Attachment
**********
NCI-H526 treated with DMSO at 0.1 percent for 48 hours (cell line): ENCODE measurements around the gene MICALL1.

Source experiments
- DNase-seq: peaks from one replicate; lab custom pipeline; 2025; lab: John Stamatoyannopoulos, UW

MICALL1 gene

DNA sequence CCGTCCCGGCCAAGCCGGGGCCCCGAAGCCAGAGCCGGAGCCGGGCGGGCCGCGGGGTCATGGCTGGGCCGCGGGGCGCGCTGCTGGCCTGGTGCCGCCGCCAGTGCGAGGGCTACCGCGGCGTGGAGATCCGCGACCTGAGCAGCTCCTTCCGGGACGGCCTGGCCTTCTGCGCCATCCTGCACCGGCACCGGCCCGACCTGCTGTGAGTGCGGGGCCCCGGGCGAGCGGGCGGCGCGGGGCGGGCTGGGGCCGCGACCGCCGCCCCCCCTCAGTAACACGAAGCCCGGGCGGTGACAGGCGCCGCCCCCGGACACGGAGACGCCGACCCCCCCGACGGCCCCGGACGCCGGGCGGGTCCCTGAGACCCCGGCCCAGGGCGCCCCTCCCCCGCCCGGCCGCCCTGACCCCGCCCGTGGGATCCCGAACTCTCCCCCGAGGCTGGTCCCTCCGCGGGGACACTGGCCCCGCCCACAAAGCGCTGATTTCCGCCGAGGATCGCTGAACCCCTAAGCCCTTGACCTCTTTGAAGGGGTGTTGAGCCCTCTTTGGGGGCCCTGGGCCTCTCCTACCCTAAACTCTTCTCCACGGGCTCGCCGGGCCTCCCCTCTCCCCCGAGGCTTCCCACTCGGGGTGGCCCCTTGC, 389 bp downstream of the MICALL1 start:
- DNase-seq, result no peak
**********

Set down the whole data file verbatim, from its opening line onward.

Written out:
NCI-H526 treated with DMSO at 0.1 percent for 48 hours (cell line): ENCODE measurements around the gene MICALL1.

Source experiments
- DNase-seq: peaks from one replicate; lab custom pipeline; 2025; lab: John Stamatoyannopoulos, UW

MICALL1 gene

DNA sequence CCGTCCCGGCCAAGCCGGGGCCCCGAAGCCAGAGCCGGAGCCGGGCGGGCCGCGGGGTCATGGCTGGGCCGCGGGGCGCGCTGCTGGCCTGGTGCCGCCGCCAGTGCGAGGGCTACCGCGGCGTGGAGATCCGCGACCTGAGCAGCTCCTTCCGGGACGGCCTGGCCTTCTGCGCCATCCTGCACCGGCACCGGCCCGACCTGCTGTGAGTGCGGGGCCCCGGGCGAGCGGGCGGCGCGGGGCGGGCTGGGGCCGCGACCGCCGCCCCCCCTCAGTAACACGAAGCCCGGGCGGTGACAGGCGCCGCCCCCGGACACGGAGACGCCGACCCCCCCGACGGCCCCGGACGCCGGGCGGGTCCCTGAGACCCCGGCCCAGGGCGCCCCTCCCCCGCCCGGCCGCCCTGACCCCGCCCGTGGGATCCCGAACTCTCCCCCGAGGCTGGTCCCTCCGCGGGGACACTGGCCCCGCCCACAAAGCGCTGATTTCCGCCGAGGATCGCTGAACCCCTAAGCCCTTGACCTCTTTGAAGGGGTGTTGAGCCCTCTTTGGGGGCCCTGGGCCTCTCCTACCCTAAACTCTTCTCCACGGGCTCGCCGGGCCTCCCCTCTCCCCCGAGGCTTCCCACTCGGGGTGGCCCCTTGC, 389 bp downstream of the MICALL1 start:
- DNase-seq, result no peak